The new land release method challenges long-held assumptions by the Vietnamese government — and the general public — about how land should be decontaminated.
That assumption is reflected — and perpetuated — in government estimates, which Guthrie described as “exaggerated.” For example, Nguyen Thien Nhan, the deputy prime minister, was quoted in the Thanh Nien Daily newspaper in April saying that the country needed $10 billion and 100 years to clear UXO. Nguyen said the country was seeking international funding for clearance.
Searcy sees the government goal of complete cleanup as bureaucratic inertia.
“I don’t think there’s any serious resistance, no real opposition,” Searcy said of Project Renew’s land-release method. “It’s just that nobody is quite willing to be the advocate for this just yet. As there are more demonstrations of success in savings in time and money, I think they will adjust.”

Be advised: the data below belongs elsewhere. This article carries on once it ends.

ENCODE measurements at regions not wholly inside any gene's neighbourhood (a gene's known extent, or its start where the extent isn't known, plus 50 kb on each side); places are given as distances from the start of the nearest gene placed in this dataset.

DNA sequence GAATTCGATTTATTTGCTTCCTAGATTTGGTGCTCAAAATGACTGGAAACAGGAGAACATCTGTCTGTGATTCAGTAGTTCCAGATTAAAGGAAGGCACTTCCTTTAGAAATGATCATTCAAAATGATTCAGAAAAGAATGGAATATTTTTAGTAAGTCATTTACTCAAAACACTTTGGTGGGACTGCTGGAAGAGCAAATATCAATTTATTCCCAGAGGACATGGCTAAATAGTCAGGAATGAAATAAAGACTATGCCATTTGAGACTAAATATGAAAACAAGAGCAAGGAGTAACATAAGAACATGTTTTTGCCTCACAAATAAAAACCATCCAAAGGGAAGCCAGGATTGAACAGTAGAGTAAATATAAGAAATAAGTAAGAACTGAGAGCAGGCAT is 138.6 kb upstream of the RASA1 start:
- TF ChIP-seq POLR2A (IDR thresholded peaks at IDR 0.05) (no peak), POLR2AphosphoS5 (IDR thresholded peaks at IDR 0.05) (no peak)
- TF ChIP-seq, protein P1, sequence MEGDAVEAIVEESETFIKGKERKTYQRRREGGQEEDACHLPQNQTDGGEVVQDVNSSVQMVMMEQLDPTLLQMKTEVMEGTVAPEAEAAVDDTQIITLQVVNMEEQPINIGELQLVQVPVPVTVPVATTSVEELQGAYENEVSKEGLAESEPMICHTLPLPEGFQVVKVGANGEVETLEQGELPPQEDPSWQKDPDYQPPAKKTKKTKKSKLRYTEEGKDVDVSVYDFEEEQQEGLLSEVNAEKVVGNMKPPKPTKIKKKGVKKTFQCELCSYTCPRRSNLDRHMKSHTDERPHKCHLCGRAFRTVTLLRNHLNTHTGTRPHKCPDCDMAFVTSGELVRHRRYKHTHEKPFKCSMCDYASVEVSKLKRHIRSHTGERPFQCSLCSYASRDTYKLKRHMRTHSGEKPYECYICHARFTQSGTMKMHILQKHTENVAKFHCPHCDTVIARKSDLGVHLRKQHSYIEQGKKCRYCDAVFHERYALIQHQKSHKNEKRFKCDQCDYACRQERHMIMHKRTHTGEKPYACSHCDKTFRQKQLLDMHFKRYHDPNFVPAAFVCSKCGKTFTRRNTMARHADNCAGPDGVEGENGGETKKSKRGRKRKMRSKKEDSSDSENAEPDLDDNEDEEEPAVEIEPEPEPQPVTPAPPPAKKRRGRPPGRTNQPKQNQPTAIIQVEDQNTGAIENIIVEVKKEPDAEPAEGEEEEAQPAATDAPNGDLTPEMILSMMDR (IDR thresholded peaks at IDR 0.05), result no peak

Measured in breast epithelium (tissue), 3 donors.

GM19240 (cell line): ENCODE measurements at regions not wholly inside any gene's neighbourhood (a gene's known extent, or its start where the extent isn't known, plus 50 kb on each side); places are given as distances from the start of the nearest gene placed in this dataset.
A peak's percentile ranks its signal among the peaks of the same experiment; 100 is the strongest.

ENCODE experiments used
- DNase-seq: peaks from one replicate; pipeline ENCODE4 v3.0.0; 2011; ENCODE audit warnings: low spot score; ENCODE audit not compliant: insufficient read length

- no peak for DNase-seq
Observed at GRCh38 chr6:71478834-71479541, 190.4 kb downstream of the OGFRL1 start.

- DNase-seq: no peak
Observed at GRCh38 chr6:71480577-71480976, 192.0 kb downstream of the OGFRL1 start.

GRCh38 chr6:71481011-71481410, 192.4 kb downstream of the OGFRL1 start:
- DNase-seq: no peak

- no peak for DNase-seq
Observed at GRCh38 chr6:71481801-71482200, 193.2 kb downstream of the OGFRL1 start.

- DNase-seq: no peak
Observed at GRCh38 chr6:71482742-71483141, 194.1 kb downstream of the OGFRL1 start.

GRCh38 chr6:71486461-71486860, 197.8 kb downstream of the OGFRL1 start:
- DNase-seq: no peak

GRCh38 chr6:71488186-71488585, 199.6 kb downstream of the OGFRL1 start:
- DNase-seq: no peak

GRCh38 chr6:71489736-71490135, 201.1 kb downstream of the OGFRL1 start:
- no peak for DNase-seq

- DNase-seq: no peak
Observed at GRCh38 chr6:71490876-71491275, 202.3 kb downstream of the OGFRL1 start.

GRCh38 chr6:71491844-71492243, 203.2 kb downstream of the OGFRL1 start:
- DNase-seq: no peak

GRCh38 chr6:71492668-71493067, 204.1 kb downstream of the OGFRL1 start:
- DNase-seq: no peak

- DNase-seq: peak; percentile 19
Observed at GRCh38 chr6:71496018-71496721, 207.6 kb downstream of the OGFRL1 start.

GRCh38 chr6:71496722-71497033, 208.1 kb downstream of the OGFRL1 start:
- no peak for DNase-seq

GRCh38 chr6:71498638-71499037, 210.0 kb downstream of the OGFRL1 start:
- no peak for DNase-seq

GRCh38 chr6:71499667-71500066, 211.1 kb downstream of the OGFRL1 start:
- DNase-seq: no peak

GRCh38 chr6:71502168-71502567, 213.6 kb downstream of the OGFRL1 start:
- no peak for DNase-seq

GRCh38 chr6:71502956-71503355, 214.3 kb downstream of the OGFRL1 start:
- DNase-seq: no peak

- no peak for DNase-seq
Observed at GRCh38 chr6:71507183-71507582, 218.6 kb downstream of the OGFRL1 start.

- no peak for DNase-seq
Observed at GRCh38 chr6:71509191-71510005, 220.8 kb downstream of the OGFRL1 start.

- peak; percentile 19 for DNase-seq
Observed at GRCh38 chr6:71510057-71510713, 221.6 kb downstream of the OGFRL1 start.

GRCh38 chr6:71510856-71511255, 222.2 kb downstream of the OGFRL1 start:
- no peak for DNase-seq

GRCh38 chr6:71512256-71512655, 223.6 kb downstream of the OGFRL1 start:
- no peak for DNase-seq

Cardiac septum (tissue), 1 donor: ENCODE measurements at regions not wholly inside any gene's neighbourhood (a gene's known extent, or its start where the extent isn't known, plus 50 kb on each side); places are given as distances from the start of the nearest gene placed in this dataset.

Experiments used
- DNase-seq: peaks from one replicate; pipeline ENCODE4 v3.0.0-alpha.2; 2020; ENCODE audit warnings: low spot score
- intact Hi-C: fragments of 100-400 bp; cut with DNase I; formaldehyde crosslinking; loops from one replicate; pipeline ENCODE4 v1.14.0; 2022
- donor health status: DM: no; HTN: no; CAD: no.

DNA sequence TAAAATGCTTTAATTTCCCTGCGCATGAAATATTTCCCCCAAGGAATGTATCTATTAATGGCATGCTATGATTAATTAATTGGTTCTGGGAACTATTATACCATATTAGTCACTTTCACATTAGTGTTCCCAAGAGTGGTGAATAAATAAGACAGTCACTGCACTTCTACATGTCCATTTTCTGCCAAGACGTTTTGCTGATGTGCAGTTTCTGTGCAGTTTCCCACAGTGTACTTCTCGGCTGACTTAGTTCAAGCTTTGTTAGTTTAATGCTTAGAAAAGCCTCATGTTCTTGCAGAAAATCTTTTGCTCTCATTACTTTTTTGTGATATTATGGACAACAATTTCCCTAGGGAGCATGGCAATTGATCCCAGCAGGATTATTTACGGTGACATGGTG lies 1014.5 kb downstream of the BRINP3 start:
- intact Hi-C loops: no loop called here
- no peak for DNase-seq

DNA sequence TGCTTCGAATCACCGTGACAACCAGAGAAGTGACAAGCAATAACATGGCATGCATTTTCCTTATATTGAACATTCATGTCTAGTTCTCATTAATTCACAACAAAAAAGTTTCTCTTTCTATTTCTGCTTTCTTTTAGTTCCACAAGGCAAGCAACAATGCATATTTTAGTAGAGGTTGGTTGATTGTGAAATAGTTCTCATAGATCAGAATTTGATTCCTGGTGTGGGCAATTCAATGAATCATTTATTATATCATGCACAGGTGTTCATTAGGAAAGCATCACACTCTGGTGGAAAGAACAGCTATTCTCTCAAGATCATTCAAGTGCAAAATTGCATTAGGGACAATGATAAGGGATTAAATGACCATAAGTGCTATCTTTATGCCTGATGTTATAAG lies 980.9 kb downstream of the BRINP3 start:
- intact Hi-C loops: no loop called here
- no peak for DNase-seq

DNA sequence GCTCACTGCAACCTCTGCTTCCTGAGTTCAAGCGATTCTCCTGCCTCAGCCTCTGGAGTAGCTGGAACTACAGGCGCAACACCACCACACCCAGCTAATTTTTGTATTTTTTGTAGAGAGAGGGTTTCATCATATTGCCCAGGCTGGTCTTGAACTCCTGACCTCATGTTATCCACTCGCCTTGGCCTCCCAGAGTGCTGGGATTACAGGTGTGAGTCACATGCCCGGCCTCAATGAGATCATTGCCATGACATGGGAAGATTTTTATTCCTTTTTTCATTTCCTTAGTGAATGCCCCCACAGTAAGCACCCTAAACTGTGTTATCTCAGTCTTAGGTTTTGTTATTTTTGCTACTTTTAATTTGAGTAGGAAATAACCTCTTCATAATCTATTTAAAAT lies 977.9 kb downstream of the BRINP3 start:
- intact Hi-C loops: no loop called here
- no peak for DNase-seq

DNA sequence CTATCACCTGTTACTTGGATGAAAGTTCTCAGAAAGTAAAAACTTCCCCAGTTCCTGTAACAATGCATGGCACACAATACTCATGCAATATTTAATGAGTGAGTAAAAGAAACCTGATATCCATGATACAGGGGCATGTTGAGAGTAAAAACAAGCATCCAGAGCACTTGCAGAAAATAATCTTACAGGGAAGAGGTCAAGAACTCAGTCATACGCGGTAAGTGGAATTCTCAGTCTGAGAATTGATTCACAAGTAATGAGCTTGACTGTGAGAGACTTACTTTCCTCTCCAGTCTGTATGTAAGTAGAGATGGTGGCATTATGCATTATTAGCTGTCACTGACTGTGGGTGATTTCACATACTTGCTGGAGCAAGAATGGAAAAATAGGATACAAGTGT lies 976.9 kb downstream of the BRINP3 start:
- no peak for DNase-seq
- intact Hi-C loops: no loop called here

After the high-risk cluster bombs have been located and cleared, Vietnam will have to handle deeply buried bombs as does post-World War II Europe, where ordnance disposal specialists are called in to move or detonate munitions unearthed during construction.
“Rarely do you hear of an accident or injury there,” Searcy said. “They have a system in place to deal with it. Vietnam needs to look at it almost in the context of having a fire department always ready to respond to an alarm.”